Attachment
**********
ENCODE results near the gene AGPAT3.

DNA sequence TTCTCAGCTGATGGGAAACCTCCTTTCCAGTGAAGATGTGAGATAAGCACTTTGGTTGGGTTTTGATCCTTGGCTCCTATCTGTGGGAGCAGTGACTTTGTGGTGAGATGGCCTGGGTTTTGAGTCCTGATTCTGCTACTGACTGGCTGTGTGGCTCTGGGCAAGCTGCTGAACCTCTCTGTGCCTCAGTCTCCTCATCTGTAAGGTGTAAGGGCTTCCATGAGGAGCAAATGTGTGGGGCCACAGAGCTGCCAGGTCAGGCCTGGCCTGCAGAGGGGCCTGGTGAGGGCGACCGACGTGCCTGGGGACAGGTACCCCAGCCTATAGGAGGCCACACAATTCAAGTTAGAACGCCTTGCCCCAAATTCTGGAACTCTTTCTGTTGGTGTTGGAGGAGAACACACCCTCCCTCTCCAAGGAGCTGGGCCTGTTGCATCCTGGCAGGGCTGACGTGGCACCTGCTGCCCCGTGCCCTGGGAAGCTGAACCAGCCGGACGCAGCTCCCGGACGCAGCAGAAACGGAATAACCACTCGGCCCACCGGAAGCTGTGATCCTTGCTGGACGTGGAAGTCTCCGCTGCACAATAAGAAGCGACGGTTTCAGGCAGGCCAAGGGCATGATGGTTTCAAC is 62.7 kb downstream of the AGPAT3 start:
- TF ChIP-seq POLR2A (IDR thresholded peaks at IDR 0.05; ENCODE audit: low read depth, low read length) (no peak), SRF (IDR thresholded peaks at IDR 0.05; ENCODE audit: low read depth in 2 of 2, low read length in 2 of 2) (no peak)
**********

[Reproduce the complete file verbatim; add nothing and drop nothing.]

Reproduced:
ENCODE results near the gene AGPAT3.

DNA sequence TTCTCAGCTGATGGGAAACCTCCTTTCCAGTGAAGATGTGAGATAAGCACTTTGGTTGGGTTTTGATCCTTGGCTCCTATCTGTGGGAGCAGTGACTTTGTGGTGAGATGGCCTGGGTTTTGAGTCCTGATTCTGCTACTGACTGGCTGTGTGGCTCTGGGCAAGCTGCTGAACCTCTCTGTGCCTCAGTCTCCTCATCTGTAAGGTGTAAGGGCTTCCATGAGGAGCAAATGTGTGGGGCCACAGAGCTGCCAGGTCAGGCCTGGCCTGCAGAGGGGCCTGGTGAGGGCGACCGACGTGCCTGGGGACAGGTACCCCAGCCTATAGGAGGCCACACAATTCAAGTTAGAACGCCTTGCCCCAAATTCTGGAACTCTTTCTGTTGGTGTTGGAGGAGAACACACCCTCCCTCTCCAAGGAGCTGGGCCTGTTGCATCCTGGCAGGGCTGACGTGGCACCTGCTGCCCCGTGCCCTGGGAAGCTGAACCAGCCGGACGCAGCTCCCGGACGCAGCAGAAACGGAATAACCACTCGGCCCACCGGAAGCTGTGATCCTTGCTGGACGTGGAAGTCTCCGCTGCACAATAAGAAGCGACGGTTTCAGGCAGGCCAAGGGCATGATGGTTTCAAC is 62.7 kb downstream of the AGPAT3 start:
- TF ChIP-seq POLR2A (IDR thresholded peaks at IDR 0.05; ENCODE audit: low read depth, low read length) (no peak), SRF (IDR thresholded peaks at IDR 0.05; ENCODE audit: low read depth in 2 of 2, low read length in 2 of 2) (no peak)